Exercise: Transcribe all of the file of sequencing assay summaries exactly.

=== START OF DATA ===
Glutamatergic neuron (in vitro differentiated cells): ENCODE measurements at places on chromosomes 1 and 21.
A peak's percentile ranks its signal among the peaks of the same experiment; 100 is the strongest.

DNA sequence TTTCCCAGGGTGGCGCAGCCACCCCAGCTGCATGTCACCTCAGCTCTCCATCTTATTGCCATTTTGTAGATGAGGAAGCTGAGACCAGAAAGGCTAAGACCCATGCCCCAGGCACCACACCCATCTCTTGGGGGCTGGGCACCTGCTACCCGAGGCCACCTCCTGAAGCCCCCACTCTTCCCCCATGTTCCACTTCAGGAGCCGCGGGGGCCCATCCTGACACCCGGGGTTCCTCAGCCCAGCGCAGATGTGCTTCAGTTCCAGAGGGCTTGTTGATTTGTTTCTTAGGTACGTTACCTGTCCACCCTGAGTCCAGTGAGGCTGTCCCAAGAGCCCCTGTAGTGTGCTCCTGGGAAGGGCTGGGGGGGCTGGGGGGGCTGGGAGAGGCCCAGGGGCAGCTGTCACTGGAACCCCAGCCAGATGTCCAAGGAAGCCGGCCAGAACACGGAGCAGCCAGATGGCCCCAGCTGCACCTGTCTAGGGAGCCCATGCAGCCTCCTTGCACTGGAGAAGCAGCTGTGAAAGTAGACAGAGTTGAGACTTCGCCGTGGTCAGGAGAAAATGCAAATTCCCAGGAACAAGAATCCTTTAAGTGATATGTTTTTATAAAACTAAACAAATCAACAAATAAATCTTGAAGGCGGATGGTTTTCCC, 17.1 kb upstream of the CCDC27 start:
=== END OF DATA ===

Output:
Glutamatergic neuron (in vitro differentiated cells): ENCODE measurements at places on chromosomes 1 and 21.
A peak's percentile ranks its signal among the peaks of the same experiment; 100 is the strongest.

DNA sequence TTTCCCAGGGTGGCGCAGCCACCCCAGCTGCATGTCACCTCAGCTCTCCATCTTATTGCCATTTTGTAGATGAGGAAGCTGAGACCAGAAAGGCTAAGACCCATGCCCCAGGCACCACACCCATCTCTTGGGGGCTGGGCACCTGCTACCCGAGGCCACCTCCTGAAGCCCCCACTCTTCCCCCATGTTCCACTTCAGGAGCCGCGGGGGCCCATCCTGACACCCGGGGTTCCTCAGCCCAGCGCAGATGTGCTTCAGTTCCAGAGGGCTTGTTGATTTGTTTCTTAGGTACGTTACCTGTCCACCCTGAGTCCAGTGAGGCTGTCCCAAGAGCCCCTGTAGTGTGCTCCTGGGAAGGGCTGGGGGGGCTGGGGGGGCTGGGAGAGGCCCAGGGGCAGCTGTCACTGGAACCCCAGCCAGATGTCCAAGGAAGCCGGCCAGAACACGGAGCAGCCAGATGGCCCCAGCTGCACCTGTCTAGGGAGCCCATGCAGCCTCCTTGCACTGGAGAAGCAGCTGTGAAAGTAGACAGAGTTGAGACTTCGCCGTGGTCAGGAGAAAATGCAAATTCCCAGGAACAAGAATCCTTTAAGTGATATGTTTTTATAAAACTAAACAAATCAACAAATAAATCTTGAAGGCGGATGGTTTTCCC, 17.1 kb upstream of the CCDC27 start: